Professor Schafer has received a number of awards and honours. He is a Canadian Commonwealth Scholar, Honorary Woodrow Wilson Scholar, and a Canada Council Fellow. At the University of Manitoba he has received the Stanton Teaching Excellence Award, the Campbell Award for University Outreach, and the University Teaching Service Award for Teaching Excellence.
Arthur Schafer has published widely in the fields of moral, social, and political philosophy. He is author of The Buck Stops Here: Reflections on moral responsibility, democratic accountability and military values, and co-editor of Ethics and Animal Experimentation. His curriculum vitae lists more than 90 scholarly articles and book chapters, covering a wide range of topics, with a special focus on issues in professional and bio-medical ethics, business and environmental ethics. Professor Schafer is National Research Associate of the Canadian Centre for Policy Alternatives, which has published two of his Reports. He has made several hundred conference presentations in Canada and abroad, and has written dozens of newspaper articles for The Globe and Mail, The Toronto Star, The Winnipeg Free Press, The Medical Post, and The Sunday Times (London).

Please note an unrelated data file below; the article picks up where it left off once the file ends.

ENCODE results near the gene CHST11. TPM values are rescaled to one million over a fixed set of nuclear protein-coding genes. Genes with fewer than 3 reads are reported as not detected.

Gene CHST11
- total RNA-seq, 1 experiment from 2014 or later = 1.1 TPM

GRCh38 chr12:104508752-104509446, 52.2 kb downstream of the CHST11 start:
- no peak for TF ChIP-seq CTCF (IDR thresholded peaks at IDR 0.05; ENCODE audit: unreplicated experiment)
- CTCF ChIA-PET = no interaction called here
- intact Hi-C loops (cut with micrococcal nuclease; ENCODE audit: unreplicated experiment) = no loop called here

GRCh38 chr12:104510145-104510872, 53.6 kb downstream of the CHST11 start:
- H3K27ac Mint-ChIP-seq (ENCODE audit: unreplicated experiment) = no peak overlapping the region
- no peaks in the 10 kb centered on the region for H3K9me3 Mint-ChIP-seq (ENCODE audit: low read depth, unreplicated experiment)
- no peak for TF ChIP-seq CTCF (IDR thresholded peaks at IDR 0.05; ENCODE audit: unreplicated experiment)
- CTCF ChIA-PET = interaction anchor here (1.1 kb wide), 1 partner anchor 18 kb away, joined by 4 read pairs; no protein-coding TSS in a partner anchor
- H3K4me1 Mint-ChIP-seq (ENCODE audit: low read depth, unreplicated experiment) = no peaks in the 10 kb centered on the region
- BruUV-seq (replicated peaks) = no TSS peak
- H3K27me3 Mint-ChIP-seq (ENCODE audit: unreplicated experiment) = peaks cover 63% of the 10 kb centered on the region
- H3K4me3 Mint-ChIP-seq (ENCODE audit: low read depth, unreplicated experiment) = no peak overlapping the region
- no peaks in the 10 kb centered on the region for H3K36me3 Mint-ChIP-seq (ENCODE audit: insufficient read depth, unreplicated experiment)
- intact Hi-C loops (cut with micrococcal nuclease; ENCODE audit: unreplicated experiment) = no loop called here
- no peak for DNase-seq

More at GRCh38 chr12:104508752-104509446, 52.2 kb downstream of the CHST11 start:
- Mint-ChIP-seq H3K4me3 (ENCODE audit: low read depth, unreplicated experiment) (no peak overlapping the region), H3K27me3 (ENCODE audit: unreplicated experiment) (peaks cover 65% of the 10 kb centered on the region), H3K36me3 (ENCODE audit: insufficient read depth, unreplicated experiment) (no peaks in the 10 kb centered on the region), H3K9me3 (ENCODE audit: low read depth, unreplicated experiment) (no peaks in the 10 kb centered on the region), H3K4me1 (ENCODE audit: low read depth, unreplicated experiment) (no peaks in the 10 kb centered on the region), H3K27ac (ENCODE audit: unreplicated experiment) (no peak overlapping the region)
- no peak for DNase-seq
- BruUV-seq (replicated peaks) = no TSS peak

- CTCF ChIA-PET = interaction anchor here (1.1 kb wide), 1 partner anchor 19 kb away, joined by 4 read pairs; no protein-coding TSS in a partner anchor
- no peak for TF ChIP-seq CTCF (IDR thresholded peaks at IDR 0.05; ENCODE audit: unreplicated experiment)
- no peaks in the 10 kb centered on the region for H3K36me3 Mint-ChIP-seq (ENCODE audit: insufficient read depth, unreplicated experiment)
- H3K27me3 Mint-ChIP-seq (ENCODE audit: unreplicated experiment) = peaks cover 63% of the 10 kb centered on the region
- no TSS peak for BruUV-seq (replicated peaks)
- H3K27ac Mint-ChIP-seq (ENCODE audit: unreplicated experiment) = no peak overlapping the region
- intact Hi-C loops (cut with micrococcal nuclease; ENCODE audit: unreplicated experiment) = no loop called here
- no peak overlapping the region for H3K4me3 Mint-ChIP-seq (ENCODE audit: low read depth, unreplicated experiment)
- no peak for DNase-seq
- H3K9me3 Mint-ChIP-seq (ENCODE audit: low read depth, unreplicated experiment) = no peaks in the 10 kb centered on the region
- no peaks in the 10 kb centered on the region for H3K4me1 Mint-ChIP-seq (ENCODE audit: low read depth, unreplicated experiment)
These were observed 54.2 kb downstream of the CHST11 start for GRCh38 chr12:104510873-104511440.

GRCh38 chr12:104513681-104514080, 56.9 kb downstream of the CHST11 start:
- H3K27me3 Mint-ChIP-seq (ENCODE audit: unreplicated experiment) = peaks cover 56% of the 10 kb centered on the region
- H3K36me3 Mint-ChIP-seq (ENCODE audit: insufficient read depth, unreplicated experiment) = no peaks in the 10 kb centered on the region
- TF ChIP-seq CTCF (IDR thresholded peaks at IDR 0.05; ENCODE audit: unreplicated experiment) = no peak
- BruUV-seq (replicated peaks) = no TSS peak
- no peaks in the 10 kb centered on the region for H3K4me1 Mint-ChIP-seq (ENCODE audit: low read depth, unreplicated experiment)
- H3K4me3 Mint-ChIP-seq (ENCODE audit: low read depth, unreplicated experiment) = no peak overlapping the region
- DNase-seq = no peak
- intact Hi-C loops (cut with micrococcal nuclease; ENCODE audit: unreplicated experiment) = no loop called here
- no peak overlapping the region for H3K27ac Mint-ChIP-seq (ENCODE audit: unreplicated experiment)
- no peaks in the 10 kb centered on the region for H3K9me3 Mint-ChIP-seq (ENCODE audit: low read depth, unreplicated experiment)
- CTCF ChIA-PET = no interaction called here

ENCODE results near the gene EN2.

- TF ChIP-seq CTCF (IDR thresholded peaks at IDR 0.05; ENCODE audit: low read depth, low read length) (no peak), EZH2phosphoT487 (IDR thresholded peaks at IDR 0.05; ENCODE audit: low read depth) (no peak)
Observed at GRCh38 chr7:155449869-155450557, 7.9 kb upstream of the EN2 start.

Stephanie Zvan is a Minneapolis-based writer and activist. She hosts Minnesota Atheists’ long-running radio show, Atheists Talk. Her blog, Almost Diamonds, was chosen as Secular Woman’s blog of the year in 2013 for her work to make the secular movement more welcoming to everyone. She’s one of the organizers of the Secular Women Work conference and of Freethought Blogs online conference FtBCon(science).
Speaker lineup and schedule may be subject to change.